Publication of cancer surgery “priorities” as coronavirus pressure increases


Cancer patients may be referred to different health boards for surgery as the pressure on the coronavirus rises.

An NHS recovery plan, released today, includes advice on how to get patients and staff away from Covid-19 infection in hospitals.

Patients will be classified into four priority levels, the first for those who require 24-hour operations. Some surgeries may be delayed by more than three months as part of the plan.

The “frame”, published by the Scottish government, says there should be a physical separation of positive and negative Covid-19 patients “if possible”.

Local demand could be eased by using beds in the Scottish regions. This could include the use of the NHS Golden Jubilee National Hospital and independent sites.

The plan follows the emergency suspension of certain procedures and tests while Scotland is preparing for coronavirus in hospitals.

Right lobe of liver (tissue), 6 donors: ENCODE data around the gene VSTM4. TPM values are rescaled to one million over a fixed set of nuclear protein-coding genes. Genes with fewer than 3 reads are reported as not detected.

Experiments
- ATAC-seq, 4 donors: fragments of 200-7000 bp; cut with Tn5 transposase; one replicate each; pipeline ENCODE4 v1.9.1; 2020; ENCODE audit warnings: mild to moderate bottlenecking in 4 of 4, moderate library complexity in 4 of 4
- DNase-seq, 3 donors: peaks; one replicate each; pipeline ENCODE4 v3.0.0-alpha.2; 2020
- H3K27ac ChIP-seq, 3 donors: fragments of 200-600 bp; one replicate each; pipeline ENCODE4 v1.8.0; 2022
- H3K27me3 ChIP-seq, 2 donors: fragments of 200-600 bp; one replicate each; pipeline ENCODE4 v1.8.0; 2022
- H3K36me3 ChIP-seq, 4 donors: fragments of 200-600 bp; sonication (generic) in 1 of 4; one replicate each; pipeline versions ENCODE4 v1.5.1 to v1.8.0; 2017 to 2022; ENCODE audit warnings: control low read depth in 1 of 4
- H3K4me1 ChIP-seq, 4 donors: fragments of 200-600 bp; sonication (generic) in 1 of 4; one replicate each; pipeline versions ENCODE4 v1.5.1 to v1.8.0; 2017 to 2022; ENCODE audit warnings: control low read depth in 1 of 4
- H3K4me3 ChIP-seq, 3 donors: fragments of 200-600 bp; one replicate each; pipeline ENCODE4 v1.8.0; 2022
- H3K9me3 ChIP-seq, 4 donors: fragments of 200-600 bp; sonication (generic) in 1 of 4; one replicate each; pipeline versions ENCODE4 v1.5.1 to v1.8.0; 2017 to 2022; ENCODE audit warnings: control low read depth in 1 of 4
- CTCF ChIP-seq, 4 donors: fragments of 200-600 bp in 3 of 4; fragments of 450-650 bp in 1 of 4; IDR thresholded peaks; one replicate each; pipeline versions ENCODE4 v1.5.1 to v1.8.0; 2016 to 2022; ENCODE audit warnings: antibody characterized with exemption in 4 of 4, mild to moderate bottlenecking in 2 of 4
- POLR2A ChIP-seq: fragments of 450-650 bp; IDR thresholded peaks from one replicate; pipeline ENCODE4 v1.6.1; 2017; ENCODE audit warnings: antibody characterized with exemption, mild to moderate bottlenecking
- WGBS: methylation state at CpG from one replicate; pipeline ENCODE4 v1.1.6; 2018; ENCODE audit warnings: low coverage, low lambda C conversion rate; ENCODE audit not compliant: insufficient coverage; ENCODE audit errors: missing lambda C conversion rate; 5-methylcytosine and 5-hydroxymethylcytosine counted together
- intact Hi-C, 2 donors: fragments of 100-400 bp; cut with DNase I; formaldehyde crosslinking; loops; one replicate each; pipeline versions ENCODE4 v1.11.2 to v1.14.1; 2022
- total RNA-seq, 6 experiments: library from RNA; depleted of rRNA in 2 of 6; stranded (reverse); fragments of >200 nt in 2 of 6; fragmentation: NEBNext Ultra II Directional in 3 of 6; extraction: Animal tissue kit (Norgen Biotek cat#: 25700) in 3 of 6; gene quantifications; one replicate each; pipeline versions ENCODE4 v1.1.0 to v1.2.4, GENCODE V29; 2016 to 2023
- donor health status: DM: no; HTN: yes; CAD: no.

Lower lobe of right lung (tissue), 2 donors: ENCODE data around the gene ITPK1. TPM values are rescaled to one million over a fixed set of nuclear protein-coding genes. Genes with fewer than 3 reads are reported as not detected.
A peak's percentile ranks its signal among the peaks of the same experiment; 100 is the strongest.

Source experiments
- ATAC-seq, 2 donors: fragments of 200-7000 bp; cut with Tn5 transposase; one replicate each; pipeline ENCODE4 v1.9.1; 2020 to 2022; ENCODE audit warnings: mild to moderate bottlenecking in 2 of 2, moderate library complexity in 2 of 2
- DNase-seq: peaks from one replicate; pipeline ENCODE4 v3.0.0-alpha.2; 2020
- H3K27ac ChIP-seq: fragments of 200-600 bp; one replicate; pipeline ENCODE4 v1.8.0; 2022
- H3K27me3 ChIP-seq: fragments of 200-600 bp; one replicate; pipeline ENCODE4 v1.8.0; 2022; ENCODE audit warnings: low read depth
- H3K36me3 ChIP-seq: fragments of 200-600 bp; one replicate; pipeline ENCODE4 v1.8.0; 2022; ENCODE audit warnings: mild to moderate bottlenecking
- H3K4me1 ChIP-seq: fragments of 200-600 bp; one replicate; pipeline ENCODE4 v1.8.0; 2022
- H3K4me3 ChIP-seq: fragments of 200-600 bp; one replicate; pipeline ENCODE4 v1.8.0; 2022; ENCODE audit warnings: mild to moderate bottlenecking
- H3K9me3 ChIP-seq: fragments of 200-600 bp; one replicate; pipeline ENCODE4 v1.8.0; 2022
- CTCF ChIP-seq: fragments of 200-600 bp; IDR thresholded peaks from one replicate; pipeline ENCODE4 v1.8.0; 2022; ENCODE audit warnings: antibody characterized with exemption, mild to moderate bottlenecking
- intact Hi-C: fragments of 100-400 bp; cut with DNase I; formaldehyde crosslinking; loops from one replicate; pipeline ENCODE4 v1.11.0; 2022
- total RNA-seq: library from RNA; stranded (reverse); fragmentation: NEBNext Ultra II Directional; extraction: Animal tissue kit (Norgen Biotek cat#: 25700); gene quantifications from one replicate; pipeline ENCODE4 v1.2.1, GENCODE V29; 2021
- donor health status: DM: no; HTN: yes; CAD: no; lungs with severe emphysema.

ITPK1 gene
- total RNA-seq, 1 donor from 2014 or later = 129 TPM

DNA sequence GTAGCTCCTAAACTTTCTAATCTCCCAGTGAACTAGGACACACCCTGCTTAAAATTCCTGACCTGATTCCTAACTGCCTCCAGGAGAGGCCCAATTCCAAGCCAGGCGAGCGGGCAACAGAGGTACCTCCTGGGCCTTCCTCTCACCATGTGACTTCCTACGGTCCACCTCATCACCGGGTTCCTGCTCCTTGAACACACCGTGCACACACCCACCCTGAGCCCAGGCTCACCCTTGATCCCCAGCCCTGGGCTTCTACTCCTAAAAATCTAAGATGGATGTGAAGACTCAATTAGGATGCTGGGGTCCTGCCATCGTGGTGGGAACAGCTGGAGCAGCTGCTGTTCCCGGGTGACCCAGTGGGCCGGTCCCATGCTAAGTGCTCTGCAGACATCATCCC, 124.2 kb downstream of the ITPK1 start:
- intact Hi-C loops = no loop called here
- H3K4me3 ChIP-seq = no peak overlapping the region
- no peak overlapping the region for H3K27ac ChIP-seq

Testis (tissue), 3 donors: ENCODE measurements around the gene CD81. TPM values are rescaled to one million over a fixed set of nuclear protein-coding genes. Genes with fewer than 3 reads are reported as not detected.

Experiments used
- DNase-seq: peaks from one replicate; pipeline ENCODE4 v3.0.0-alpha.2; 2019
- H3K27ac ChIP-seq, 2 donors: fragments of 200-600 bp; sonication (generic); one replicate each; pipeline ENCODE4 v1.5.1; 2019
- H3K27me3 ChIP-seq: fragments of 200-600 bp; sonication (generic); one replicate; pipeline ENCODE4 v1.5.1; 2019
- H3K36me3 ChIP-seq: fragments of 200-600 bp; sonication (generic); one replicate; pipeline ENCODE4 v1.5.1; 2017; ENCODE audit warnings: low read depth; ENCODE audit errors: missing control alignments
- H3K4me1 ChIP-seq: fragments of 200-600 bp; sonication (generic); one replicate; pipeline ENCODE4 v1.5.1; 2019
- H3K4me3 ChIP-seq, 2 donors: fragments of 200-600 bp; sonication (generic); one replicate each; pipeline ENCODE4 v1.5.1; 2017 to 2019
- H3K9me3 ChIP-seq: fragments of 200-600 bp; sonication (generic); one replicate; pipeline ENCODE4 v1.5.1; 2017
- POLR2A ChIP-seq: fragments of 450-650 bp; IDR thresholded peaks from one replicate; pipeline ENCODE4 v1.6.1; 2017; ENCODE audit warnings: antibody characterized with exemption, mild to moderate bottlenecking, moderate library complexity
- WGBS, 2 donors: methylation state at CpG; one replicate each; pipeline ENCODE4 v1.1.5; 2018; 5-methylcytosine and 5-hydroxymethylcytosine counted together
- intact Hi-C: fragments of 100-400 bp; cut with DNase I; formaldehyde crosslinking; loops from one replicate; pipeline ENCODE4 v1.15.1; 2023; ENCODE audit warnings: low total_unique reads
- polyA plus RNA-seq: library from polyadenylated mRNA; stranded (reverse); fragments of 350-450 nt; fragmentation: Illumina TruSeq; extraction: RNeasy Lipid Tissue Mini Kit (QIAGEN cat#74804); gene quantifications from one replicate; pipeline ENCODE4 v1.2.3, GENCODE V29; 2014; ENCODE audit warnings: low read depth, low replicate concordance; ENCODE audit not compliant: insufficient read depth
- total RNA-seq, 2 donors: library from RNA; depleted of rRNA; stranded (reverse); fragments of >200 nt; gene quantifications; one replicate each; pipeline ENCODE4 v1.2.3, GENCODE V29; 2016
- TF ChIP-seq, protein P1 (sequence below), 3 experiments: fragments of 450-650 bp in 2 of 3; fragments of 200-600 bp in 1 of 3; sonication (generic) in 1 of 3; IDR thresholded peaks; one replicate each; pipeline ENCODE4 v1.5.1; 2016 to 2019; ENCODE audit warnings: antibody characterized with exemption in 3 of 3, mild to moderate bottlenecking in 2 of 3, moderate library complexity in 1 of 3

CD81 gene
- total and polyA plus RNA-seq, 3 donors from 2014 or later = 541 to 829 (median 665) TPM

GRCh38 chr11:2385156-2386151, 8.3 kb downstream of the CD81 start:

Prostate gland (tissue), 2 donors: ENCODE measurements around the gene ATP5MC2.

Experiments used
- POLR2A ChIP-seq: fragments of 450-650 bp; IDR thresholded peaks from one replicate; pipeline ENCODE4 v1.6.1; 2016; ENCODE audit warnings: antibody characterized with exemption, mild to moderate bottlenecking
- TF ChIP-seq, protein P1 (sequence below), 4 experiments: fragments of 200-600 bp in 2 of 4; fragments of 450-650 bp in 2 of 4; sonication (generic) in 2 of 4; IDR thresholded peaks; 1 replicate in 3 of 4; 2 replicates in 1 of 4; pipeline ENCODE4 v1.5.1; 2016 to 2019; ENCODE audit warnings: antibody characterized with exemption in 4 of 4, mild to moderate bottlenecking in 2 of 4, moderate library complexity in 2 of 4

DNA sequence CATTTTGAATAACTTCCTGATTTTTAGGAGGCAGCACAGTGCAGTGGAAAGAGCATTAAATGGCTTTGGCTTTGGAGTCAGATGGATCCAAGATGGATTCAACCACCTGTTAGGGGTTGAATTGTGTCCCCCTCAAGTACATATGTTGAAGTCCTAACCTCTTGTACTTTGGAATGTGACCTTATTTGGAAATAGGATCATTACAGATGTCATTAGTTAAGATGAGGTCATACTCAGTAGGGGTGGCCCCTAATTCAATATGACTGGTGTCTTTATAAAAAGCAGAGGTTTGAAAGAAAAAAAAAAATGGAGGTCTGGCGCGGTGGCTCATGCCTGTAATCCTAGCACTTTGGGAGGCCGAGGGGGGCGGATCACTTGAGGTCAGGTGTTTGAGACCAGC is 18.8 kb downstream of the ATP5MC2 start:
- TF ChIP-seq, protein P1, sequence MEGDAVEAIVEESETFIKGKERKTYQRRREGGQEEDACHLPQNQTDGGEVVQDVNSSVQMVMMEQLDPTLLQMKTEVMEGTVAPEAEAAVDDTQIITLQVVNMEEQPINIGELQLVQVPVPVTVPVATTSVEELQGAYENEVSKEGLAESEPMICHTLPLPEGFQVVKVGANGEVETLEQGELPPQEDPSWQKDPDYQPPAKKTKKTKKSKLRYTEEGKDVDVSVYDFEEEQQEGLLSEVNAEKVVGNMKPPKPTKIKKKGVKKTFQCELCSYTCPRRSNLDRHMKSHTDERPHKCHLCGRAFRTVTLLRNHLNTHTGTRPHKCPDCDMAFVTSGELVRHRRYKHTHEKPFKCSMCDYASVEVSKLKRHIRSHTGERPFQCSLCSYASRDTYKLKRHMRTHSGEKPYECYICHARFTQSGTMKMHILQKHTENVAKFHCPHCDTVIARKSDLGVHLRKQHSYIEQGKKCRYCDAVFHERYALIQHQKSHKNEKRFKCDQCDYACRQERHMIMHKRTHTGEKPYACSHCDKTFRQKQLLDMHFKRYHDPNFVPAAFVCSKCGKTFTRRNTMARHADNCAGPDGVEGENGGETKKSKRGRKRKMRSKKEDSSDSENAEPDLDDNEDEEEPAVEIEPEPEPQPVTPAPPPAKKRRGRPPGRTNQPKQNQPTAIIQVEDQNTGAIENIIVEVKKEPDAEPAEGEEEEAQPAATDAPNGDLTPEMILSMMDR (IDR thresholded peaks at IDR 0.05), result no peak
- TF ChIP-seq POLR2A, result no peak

He says: “As the planned cancer surgery resumes, it is essential that care is provided in a safe, effective and sustainable manner while recognizing the need to care for COVID-19 patients in the acute hospital sector. “

Marion O’Neill, of Cancer Research UK, welcomed the new plans but insisted that effective screenings, diagnostic tests and treatments be “restored without delay”, adding, “Patients’ lives depend on it.”

She said it will require intensified testing to ensure the cancer treatment and diagnosis areas are safe for patients.

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Janice Preston of Macmillan Cancer Support said, “It is vital that cancer does not become the forgotten C when we are dealing with Covid-19, and this is an important step forward.”

The plans were confirmed today by Secretary of Health Jeane Freeman. One of the most difficult aspects of the fight against the coronavirus, she said, “The postponement or delay of certain cancer treatments, knowing the profound impact it would have on so many people.

“This is why we are taking action to ensure the continued priority of cancer as we begin to take over the services of the NHS. We ask health boards across Scotland to prioritize cancer treatment in the same way and to work together to ensure that patients are treated as soon as possible within these priorities. “


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